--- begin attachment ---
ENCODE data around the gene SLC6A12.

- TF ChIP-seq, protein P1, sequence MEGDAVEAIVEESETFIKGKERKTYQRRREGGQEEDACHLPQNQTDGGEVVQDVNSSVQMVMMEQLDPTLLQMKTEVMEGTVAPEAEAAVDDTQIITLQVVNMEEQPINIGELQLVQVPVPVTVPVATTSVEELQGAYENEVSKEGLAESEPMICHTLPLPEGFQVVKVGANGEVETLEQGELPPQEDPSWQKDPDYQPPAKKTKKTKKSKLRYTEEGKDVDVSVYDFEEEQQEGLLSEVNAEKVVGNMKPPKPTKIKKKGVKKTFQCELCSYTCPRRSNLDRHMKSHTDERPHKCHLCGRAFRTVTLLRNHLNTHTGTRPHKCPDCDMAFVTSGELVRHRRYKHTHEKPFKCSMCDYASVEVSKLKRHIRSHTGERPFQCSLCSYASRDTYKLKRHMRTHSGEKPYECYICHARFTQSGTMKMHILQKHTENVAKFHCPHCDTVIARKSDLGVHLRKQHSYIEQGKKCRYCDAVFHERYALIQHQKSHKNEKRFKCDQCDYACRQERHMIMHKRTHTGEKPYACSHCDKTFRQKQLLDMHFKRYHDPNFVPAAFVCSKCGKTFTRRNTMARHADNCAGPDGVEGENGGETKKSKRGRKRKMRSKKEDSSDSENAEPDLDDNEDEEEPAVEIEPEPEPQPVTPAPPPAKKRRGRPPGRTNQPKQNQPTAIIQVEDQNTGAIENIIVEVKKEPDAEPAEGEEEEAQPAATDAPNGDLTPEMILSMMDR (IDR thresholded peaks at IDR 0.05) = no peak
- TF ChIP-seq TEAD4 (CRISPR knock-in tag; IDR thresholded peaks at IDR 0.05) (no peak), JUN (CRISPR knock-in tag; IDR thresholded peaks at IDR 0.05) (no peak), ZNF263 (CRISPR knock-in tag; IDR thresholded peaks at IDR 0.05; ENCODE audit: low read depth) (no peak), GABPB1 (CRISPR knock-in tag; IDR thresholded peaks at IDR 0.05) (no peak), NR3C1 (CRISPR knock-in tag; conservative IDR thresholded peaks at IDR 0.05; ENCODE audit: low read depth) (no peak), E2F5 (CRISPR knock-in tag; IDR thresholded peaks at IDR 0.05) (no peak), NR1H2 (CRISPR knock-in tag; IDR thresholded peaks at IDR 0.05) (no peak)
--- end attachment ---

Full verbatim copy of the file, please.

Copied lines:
ENCODE data around the gene SLC6A12.

- TF ChIP-seq, protein P1, sequence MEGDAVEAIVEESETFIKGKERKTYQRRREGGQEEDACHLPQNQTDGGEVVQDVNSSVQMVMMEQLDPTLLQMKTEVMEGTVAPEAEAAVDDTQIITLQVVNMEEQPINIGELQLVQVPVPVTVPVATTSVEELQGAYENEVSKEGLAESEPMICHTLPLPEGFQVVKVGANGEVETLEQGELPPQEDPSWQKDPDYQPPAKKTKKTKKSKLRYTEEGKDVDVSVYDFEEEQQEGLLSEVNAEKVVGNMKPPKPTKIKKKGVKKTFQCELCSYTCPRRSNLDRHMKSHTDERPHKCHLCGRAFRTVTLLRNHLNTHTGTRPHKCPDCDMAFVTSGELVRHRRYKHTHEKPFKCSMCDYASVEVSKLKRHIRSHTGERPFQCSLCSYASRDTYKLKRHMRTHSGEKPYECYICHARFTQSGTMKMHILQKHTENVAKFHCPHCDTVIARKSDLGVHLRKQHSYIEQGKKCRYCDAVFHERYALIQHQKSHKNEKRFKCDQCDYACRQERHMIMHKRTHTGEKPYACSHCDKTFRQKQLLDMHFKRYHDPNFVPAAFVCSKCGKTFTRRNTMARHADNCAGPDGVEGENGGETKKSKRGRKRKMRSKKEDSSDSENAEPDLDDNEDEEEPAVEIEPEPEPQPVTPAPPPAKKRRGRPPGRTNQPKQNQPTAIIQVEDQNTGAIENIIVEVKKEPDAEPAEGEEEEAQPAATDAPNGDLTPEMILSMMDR (IDR thresholded peaks at IDR 0.05) = no peak
- TF ChIP-seq TEAD4 (CRISPR knock-in tag; IDR thresholded peaks at IDR 0.05) (no peak), JUN (CRISPR knock-in tag; IDR thresholded peaks at IDR 0.05) (no peak), ZNF263 (CRISPR knock-in tag; IDR thresholded peaks at IDR 0.05; ENCODE audit: low read depth) (no peak), GABPB1 (CRISPR knock-in tag; IDR thresholded peaks at IDR 0.05) (no peak), NR3C1 (CRISPR knock-in tag; conservative IDR thresholded peaks at IDR 0.05; ENCODE audit: low read depth) (no peak), E2F5 (CRISPR knock-in tag; IDR thresholded peaks at IDR 0.05) (no peak), NR1H2 (CRISPR knock-in tag; IDR thresholded peaks at IDR 0.05) (no peak)